Posted by: fortheclueless | January 30, 2009 1:04 AM | Report abuse

I think it was an unwise public comment by the President of the United States. The leadership of his daughter's school made a decision about the safety of its community and he makes a degrading comment about people not being flinty like the mighty Chicago tribes. He thought he was being amusing but it could be construed as cutting because he is POTUS. Wise up Mr. Obama. Choose your words carefully and reserve your witty comments for your private conversations.

Posted by: joannsz | January 30, 2009 1:35 AM | Report abuse

Y'all haven't seen snow wimps until you come to Florida when the temps drop below 40, the wind howls out of the nether regions, and the rain comes down in sidesways sheets. . . minimal ice, but it's the damp cold that gets ya right between the hemline of your shorts and the tops of your Birkies. . . shiver!!! Thank god for polar-fleece wear or we'd never survive until the sun comes out and the temps soar up into the 80s....Those five hours of winter are sheer agony. :)

Posted by: cymric | January 30, 2009 6:21 AM | Report abuse

I look forward to remembering this post in years to come when all the political pundits and brave "northerners" either start to forget that they've had harder winters and start to fear the washington weather, or just go back home. 4 years or 8, you all end up going home eventually. We stay.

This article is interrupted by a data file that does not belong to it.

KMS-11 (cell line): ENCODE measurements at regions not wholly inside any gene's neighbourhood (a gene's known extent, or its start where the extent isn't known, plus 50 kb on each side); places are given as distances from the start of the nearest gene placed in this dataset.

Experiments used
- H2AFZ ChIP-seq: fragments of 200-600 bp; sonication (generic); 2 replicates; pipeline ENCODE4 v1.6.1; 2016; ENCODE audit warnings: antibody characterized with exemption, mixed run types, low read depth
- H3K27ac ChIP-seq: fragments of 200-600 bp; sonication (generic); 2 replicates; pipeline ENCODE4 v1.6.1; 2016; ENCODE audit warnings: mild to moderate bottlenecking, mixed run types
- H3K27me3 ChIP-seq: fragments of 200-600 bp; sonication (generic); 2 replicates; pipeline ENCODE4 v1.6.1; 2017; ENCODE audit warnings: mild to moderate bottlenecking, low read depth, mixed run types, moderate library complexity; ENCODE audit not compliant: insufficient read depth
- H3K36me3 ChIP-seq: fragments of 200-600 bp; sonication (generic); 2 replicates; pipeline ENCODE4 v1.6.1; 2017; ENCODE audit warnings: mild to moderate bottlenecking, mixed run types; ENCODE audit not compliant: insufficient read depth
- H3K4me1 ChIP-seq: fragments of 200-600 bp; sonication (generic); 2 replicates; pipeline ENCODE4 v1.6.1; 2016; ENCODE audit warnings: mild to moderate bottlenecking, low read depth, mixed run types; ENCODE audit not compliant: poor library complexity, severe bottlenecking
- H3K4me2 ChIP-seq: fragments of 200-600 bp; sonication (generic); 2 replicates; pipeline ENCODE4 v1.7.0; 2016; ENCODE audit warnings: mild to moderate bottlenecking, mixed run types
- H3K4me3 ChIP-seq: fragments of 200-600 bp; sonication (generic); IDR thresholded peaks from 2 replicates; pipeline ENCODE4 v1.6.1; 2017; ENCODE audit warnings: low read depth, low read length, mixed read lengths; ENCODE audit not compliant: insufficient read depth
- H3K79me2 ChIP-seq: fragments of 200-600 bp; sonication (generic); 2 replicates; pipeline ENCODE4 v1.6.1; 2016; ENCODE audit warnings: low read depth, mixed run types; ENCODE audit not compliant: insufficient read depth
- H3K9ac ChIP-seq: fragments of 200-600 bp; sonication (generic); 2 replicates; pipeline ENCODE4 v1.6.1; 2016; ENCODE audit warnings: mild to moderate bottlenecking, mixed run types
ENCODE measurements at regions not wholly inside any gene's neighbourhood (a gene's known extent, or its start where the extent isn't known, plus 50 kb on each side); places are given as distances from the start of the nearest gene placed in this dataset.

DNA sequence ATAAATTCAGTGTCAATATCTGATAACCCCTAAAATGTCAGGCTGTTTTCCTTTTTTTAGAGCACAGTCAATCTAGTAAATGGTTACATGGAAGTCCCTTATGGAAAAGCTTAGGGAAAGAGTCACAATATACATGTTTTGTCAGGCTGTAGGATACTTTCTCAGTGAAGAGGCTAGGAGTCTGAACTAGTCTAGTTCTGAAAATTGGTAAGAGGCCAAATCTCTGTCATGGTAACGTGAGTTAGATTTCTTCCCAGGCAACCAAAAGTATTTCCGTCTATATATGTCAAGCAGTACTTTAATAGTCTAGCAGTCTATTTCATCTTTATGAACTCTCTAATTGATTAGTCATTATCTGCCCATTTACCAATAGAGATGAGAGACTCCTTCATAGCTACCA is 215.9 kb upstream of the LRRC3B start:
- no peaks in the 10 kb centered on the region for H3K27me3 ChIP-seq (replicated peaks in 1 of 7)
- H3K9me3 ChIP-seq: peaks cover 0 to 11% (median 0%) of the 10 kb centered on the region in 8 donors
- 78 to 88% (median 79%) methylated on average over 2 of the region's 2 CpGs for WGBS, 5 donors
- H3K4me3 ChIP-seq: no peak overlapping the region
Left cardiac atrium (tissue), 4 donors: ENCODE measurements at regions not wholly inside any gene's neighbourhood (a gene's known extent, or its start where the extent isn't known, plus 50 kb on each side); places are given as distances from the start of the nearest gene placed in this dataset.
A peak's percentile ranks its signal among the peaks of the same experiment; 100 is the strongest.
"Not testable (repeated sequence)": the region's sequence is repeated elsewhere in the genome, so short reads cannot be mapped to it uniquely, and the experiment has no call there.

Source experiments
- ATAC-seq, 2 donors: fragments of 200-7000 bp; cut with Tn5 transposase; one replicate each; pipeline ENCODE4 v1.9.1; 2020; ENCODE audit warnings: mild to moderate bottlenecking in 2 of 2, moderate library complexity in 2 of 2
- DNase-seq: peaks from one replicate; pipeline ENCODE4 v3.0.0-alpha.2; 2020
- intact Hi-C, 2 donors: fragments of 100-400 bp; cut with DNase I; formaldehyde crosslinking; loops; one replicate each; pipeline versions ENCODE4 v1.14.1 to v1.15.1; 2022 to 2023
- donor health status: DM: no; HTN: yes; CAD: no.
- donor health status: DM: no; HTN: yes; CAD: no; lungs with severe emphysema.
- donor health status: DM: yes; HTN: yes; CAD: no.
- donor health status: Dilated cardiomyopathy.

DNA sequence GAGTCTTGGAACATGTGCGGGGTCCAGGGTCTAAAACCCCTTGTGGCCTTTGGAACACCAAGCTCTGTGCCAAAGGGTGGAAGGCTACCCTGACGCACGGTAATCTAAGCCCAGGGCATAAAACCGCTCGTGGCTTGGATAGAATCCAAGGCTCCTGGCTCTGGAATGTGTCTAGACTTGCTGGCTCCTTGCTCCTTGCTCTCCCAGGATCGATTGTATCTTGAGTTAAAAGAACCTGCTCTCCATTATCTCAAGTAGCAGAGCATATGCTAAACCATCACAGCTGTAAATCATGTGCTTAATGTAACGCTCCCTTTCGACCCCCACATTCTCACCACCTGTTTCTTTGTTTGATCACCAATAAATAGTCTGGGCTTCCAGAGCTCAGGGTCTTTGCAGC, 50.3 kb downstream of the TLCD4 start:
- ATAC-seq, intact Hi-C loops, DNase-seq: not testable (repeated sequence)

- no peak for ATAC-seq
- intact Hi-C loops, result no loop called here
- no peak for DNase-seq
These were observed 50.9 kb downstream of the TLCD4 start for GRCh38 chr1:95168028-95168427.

Bottom line the rest of us hold our breath and stay home because we've been through the storms here that turn this place into a rolling valley of ice, and you haven't. We have to put up with the drivers who "just have to get to work because the world can't run without them" (um I think thats most of you...) and frankly the rest of us simply aren't willing to risk our children. Yes, my kids only had about an inch of ice to deal with, but about 10 miles west of me (same county) they had it worse. Better to be safe. Laugh all you want. But then go home.

Posted by: Liz817 | January 30, 2009 10:50 AM | Report abuse

Ray G Collins

You don't have a hill within 200 miles of Chicago

Posted by: JDB1 | January 30, 2009 11:01 AM | Report abuse

kjohnson3 wrote:
Now, I don't know anything about school systems in the Chicago area -- whether they're large and involve busing thousands of kids or whether they're small enough to permit kids to walk to school.

My comment:
Yes. In Chicago proper the Schools are both large and small and some walk and others are bused. In the suburbs (depending on the suburb) busing is more common. The Chicago Public School (CPS) theory is that in many families either the only parent or both parents work. If school is canceled, the kids would be left alone (sometimes in unheated apartments) and would not get the school breakfasts and lunches. Therefore they don't close. And they have "secondary" step that they are supposed to take first (which they also have not invoked in more than 10 years). They direct everyone to take their kids to their neighborhood school, not their regular school. (My kids go to school a little over a mile away. They walk everyday -- even those days when it is below zero. Our neighborhood school is about 300 yards away). It seems perverse, but the age of the housing stock and the large number of poor folk in Chicago who need a warm place for their kids during the day makes it work. Lots of the private schools, in contrast, do close. As for Lab School, lots of the kids at Lab are related to people who work at the University of Chicago and the U of C hospitals and/or live in Hyde Park. Its a large, well heated complex of buildings that is in easy walking distance of most students. It tends to be open for similar reasons to the CPS.